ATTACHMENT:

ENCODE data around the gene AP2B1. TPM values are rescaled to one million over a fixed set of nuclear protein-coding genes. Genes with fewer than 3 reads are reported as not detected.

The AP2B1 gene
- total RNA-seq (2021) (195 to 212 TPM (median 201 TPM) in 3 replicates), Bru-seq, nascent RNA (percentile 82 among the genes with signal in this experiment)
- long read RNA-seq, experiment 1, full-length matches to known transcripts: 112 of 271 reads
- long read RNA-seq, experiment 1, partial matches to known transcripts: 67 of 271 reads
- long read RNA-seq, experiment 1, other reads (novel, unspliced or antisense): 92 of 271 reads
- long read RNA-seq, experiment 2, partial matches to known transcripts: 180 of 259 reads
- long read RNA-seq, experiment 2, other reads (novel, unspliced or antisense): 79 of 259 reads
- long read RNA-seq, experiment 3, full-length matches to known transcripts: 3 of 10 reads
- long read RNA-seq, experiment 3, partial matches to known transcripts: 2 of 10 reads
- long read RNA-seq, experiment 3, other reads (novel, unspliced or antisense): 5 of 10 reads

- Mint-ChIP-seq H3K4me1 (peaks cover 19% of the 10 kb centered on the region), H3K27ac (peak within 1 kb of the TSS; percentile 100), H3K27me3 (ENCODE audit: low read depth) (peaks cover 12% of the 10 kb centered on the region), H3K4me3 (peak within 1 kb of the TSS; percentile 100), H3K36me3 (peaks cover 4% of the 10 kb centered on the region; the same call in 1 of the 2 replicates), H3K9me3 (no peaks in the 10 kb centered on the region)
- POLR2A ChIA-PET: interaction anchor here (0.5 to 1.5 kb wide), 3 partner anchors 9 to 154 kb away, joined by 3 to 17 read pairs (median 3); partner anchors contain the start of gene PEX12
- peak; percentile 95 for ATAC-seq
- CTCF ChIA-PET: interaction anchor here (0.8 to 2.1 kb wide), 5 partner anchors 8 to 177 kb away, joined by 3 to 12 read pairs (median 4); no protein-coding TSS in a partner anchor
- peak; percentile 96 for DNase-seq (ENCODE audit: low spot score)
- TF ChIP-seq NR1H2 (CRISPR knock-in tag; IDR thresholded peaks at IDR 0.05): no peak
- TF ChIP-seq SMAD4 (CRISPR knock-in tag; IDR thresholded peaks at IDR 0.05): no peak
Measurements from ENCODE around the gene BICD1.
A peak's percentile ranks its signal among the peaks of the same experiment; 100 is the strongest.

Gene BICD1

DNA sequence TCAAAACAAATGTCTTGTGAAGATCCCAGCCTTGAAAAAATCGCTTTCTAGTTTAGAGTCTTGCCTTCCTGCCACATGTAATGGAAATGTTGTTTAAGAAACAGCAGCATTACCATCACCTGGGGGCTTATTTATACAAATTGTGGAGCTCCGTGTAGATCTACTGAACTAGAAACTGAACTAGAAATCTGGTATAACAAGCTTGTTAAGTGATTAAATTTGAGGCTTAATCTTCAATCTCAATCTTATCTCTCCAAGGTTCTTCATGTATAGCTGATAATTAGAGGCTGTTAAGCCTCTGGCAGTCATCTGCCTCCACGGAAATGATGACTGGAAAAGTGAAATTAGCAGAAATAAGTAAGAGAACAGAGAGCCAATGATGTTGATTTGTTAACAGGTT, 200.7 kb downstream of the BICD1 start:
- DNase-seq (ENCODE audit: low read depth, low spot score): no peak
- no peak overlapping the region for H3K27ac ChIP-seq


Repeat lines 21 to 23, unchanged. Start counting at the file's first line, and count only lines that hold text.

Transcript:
Gene BICD1

DNA sequence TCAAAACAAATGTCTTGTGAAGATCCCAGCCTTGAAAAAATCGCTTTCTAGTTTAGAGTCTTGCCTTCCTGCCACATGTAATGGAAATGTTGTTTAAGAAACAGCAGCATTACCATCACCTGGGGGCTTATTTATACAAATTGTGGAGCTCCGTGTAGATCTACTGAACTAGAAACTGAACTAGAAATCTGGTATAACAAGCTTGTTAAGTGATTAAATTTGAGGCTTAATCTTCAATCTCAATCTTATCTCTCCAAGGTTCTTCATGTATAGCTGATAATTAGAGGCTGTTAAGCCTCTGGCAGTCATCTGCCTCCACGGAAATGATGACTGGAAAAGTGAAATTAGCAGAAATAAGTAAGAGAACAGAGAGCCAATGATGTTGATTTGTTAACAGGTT, 200.7 kb downstream of the BICD1 start:
- DNase-seq (ENCODE audit: low read depth, low spot score): no peak